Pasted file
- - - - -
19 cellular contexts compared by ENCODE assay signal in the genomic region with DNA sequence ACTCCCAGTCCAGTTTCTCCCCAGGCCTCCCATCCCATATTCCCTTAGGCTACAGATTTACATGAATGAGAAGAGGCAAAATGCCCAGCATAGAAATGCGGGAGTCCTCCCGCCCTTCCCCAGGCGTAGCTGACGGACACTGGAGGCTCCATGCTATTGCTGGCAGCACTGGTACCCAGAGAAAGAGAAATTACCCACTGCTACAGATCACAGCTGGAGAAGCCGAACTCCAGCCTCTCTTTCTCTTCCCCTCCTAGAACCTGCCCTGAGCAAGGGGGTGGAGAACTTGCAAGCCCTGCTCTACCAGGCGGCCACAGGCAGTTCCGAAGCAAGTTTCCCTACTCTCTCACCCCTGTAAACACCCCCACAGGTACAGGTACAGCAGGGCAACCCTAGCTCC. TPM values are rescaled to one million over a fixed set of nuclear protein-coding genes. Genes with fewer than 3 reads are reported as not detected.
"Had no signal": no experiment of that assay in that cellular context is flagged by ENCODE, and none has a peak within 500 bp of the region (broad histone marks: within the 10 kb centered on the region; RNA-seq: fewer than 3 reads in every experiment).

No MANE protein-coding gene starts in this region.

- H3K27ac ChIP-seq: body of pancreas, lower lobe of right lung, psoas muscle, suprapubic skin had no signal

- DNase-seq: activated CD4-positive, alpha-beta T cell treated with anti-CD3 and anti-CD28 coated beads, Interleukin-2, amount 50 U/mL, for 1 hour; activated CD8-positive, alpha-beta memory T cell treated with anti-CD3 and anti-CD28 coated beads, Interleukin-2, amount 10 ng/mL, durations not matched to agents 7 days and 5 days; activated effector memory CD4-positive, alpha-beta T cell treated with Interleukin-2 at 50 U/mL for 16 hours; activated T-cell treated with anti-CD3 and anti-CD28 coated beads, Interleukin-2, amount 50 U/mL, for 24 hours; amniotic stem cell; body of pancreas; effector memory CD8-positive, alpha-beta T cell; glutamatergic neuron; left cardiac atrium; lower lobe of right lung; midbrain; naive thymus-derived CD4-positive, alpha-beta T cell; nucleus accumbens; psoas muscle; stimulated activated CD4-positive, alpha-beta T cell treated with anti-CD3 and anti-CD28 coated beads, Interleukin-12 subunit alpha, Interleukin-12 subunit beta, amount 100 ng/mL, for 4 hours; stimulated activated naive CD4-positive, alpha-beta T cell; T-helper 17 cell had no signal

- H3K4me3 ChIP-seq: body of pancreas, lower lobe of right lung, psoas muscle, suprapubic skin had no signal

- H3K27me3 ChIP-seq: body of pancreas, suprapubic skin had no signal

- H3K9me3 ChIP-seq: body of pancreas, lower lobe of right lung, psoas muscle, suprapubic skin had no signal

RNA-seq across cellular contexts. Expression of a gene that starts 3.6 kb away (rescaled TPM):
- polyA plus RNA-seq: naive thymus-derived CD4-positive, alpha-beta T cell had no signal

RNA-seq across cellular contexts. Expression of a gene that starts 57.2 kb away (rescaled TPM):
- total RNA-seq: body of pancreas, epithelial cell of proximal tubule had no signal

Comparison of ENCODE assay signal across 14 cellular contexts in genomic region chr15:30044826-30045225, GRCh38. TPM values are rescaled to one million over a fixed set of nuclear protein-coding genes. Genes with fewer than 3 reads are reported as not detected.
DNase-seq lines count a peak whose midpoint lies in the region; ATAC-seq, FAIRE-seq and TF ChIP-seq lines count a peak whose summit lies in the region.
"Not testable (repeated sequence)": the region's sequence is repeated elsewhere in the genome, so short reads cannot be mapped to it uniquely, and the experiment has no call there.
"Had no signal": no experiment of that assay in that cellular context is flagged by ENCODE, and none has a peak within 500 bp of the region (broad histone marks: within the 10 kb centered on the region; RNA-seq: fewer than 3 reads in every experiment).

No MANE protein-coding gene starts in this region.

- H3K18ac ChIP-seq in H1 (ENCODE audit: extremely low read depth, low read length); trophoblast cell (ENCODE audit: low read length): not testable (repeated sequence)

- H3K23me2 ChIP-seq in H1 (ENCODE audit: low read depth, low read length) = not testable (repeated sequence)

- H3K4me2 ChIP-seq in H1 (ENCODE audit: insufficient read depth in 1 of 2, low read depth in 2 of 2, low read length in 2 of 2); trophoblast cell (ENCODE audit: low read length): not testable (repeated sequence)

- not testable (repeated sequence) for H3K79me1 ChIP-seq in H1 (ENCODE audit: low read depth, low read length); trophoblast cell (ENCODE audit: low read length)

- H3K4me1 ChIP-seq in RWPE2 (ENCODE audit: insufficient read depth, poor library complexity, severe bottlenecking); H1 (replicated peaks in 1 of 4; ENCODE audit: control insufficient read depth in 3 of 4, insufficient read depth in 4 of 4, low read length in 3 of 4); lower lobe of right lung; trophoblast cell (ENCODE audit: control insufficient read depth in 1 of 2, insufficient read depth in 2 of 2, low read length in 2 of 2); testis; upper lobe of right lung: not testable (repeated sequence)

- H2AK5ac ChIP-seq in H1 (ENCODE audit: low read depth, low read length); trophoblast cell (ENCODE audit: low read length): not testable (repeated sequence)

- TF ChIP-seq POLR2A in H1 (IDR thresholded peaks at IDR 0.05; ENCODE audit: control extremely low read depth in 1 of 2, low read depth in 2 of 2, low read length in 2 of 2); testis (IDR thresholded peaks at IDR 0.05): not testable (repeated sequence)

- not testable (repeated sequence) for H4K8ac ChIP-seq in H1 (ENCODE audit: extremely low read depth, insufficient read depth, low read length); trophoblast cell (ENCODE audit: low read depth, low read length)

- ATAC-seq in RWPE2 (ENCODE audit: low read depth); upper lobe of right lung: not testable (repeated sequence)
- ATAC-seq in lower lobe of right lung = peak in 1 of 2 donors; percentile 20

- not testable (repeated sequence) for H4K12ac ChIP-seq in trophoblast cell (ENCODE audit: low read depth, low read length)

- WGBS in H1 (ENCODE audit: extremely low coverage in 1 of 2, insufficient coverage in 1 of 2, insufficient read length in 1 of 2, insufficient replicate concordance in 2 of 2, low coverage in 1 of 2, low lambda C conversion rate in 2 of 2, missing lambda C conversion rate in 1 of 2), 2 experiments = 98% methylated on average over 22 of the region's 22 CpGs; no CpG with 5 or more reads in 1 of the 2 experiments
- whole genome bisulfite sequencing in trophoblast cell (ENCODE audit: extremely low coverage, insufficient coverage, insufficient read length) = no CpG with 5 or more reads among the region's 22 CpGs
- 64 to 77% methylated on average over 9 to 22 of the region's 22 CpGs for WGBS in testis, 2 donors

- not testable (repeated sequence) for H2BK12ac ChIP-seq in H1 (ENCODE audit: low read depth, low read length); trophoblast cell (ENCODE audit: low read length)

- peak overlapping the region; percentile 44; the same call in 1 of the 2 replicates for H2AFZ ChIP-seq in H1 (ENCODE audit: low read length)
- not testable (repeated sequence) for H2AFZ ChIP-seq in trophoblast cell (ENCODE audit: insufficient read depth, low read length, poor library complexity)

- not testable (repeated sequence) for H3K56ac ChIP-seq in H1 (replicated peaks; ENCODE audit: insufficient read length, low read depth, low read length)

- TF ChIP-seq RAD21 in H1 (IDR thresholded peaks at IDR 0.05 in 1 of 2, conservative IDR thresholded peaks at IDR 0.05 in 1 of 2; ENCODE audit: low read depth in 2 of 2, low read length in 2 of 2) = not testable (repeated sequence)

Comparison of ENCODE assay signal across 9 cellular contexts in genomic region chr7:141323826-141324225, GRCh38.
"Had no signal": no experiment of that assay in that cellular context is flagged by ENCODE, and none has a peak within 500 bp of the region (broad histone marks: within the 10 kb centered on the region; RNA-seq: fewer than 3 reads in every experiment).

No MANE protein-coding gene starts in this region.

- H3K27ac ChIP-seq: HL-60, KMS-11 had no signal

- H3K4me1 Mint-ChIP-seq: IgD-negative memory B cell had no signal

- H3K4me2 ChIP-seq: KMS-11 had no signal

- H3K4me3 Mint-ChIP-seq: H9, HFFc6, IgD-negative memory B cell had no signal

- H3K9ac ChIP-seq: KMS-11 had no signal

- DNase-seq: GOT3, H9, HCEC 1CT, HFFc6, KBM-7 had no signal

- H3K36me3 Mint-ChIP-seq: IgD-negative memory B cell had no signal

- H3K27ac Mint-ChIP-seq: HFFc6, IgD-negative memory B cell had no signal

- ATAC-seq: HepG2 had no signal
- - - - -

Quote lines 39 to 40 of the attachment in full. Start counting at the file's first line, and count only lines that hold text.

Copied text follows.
No MANE protein-coding gene starts in this region.

- H3K27ac ChIP-seq: HL-60, KMS-11 had no signal